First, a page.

Weeks rolled by and I realized that my good ideas and zeal may not have been enough to overshadow the fact that my pockets were shallow—very shallow—in a world where philanthropists contribute much more than mere thousands of dollars. The new scuttlebutt around town reached me: a multi-millionaire had come to town with an idea that was gaining traction. It took a while to ask around and finally learn that Ann Friedman, daughter of multi-billionaire Matthew Bucksbaum and wife of Tom Friedman, author and New York Times columnist, had an idea with “a robust balance sheet” and she was also clearly well-connected. The final award of the project to her idea was made official a year later and now, three years after that, a wonderfully interactive and creative museum has opened its doors to small groups of masked visitors while the effects of Covid-19 continue to dampen other attendance dreams.

The new museum, “Planet Word,” is, indeed, schoolteacher Friedman’s dream come true. Although I have not been part of her team, I am on her side. Planet Word has filled Franklin School’s 50,000 square feet with opportunities to experience the thrill of words in all kinds of formats, both high-and low-tech, lively and quiet. It does my heart good to know that Planet Word addresses part of my original hopes. Franklin School has become a fine museum that is a tribute to learning. It isn’t exactly a museum about education, but it glorifies some of education’s most delightful and important content—Reading.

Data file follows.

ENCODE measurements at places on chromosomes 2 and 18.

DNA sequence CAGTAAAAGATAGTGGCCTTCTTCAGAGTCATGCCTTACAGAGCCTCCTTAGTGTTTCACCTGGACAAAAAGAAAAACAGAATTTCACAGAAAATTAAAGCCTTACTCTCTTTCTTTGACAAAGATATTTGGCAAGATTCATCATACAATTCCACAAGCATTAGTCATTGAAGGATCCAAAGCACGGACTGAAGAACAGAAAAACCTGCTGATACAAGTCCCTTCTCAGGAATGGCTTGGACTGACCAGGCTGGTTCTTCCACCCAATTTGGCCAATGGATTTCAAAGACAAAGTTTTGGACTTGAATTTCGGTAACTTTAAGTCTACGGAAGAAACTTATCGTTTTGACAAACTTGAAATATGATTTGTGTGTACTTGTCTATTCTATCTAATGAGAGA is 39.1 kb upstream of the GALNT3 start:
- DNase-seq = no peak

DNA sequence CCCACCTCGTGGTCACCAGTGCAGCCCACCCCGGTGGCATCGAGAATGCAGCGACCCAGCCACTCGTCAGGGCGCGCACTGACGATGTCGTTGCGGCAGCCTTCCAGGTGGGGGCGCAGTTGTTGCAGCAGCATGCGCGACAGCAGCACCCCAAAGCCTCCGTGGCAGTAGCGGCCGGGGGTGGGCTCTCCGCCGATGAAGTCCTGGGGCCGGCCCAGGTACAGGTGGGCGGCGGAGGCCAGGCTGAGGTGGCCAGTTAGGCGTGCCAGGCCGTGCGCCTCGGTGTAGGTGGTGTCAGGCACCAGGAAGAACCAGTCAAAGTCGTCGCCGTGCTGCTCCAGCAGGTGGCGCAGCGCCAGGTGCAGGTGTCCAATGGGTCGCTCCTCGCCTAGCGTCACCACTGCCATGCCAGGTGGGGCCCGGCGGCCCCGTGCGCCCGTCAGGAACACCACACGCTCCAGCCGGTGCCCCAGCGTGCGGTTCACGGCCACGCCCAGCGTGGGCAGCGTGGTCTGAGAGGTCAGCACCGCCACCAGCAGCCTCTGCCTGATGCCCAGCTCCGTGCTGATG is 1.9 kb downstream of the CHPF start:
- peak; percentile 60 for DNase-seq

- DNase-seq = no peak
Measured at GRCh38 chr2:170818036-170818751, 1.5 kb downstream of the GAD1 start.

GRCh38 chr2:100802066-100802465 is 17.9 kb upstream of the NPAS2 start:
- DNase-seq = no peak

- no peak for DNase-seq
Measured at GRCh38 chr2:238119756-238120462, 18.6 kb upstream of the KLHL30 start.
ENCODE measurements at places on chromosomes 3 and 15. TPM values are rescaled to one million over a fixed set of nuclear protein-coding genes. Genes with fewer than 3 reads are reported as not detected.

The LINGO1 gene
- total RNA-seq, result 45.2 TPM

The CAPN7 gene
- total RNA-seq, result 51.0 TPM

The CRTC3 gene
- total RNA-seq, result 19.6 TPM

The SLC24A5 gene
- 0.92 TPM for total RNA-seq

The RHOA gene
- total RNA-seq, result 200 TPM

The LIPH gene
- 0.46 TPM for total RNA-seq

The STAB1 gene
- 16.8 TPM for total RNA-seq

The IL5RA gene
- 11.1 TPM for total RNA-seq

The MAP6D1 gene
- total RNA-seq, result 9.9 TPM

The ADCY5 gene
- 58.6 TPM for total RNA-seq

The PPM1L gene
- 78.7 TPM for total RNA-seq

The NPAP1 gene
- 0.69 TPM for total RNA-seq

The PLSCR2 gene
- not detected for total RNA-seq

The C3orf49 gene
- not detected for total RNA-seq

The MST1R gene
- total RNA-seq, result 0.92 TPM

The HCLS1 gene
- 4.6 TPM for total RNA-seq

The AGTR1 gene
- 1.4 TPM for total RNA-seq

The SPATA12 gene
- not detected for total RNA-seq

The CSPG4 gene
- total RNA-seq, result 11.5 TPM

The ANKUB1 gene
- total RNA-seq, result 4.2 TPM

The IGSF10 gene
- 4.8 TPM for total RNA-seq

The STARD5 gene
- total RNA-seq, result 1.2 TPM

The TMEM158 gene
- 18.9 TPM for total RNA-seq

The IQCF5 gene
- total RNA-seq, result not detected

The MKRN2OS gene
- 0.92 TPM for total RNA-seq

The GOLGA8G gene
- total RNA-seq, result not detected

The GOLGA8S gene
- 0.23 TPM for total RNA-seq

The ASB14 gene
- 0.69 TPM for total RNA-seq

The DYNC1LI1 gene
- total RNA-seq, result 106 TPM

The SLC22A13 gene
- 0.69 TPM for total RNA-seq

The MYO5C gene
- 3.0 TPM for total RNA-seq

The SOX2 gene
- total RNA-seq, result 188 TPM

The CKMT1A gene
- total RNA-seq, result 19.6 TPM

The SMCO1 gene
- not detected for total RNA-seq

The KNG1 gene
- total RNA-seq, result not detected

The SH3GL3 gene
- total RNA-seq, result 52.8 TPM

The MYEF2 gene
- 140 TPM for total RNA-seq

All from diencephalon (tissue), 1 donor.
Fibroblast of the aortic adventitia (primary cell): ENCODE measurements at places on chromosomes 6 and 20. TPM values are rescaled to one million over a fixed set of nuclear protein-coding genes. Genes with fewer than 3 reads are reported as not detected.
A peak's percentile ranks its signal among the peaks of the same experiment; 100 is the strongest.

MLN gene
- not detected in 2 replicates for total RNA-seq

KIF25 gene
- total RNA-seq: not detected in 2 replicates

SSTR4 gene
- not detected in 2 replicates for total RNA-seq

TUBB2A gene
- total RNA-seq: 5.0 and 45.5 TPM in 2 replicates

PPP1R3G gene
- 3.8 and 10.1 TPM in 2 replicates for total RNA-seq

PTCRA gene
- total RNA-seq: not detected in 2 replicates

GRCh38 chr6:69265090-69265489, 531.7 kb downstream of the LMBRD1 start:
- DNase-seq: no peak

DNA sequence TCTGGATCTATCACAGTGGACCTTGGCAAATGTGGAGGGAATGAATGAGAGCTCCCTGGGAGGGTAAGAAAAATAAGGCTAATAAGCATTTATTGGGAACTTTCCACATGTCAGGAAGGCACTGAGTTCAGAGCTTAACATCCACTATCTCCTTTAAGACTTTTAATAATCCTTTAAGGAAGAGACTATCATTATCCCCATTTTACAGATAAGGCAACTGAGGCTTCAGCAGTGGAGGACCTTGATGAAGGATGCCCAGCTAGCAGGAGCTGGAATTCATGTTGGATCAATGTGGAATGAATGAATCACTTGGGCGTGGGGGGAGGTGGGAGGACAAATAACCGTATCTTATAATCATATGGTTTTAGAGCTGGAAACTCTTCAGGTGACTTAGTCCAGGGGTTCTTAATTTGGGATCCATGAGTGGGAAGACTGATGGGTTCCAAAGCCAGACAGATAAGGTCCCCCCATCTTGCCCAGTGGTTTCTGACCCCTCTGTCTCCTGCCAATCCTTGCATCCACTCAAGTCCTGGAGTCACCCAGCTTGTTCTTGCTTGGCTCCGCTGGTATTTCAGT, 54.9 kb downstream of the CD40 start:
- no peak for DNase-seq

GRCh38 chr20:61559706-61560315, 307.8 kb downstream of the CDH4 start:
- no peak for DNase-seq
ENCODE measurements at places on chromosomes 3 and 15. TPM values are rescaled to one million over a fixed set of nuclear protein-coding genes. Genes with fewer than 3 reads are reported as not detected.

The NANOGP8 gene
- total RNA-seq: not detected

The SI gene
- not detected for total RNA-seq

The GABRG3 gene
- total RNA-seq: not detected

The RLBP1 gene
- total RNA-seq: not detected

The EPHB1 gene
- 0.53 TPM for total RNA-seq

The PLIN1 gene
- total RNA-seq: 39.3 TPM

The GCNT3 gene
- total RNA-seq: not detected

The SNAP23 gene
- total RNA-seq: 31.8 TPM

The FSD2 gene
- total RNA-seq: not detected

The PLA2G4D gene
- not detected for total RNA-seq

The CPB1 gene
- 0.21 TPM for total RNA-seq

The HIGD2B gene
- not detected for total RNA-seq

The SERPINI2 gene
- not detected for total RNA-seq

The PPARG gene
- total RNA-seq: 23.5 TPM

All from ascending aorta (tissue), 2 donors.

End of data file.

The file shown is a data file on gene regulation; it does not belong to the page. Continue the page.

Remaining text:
So my dream kinda-sorta came true for dear old Franklin School, and I will continue to educate people about education with a devoted band of friends and colleagues from our headquarters in California. In the meantime, the new leader (the secretary) of the Smithsonian is now Lonnie Bunch, the person who led the effort to make a museum about African-American history come true. Under Bunch, the Smithsonian hasn’t closed the door on new ideas after all. It took 100 years for the National Museum of African American History and Culture (NMAACH) to be realized, so I may die trying, but I haven’t given up the notion that one day there will be a national museum about education. Stay tuned for more about my obsession.

Full Article https://motal.dm.networkforgood.com/emails/952941?recipient_id=cxMgHv-o7KIXXUMawCnZPw%7C%7CdGlmZmFueS5kYWN1eWN1eUBnbWFpbC5jb20=

More Articles www.motal.org